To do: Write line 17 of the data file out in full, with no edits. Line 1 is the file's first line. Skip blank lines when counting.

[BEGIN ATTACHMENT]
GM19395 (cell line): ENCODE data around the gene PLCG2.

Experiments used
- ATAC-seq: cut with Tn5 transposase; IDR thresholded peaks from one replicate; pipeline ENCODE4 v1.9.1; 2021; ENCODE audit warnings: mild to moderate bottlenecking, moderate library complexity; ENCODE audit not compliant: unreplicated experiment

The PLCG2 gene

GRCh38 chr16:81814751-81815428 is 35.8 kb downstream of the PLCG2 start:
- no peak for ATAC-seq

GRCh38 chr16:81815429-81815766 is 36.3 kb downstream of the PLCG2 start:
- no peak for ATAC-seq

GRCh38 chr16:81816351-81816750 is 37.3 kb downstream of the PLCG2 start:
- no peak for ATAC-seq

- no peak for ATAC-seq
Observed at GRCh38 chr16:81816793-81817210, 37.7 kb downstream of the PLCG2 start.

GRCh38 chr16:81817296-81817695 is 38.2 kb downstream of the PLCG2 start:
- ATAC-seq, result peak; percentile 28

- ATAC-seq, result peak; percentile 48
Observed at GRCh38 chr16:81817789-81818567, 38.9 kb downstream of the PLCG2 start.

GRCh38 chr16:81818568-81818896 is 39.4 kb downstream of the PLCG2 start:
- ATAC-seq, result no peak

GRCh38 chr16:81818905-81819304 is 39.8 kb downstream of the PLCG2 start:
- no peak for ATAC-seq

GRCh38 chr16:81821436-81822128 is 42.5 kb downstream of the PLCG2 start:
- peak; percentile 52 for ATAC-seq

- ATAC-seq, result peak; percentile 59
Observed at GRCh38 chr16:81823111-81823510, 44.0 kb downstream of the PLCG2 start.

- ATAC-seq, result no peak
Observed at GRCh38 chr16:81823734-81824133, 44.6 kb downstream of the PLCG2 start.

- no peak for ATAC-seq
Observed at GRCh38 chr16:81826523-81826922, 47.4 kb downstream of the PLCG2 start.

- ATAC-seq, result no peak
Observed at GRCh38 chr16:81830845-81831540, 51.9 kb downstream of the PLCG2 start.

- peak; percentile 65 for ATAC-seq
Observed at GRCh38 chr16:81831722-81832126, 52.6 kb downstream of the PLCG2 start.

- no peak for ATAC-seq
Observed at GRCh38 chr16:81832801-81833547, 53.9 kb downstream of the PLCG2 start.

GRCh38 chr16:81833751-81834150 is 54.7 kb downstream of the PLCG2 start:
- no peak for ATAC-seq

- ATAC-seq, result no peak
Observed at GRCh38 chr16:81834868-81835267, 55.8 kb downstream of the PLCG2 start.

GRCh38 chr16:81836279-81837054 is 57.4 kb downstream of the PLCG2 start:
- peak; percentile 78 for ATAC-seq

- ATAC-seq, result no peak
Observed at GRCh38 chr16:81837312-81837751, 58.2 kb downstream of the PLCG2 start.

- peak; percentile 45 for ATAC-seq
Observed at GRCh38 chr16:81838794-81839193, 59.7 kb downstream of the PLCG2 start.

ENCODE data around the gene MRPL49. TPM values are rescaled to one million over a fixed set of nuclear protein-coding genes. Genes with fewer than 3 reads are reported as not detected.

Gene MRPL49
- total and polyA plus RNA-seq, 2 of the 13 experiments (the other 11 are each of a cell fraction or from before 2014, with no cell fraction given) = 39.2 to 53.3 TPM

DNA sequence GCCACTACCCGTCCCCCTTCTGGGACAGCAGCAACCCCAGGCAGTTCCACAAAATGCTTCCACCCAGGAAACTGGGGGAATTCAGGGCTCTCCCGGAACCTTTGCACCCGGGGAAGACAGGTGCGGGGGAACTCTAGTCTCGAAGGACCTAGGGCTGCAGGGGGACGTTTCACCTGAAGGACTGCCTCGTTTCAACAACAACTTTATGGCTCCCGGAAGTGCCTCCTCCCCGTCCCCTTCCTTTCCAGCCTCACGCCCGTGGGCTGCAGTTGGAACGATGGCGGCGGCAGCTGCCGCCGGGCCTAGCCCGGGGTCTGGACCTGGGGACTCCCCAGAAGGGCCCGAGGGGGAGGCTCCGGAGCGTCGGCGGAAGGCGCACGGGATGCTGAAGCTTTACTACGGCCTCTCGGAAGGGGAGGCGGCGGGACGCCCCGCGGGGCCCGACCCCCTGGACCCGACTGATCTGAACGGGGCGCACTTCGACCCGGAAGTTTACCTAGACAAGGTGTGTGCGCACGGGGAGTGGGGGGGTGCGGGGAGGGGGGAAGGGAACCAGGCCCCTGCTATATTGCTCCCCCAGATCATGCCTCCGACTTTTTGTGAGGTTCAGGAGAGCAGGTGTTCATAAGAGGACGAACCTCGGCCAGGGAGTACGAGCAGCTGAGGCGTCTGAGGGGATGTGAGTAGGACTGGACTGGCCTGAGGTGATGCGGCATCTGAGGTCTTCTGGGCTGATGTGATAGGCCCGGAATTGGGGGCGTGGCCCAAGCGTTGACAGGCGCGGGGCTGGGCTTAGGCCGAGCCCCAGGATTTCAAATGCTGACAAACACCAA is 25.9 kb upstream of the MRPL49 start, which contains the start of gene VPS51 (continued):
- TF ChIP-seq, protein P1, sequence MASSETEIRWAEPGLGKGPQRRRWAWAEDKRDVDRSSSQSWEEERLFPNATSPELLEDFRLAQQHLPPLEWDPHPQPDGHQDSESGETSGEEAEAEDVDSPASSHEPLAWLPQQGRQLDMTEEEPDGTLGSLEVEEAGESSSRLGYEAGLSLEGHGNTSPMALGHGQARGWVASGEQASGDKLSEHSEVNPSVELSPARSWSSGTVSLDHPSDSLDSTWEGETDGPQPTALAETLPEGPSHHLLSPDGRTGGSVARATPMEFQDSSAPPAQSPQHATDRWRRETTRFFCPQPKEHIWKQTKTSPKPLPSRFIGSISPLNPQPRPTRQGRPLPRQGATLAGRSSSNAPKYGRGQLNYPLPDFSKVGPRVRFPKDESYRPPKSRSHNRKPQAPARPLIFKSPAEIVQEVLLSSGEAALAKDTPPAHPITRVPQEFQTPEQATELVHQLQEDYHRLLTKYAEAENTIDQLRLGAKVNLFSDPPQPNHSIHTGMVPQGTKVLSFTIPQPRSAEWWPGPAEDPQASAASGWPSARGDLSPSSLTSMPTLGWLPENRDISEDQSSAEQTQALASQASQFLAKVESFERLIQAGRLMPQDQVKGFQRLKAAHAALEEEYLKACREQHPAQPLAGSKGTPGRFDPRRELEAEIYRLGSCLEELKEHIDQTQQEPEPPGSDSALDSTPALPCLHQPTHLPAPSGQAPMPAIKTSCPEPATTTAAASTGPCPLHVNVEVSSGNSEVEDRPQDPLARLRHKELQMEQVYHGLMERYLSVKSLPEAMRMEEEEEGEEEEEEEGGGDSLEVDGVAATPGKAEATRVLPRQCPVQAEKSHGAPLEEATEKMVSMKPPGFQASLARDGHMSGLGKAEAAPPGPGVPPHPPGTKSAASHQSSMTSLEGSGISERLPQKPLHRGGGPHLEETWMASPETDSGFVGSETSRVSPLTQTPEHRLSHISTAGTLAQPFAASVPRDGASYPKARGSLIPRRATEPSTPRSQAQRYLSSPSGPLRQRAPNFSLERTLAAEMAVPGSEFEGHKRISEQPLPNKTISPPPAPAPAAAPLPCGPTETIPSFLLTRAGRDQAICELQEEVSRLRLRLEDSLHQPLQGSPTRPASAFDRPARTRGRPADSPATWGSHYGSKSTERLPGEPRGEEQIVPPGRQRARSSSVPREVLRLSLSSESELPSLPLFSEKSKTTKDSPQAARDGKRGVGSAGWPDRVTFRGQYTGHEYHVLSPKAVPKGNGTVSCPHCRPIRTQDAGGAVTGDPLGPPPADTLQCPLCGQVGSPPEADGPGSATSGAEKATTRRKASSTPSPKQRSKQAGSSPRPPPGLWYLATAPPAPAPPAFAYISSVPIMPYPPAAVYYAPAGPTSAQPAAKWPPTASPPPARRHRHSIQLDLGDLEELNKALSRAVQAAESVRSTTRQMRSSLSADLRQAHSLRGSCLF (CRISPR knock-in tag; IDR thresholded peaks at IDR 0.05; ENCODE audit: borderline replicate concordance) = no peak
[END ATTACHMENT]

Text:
GRCh38 chr16:81818568-81818896 is 39.4 kb downstream of the PLCG2 start: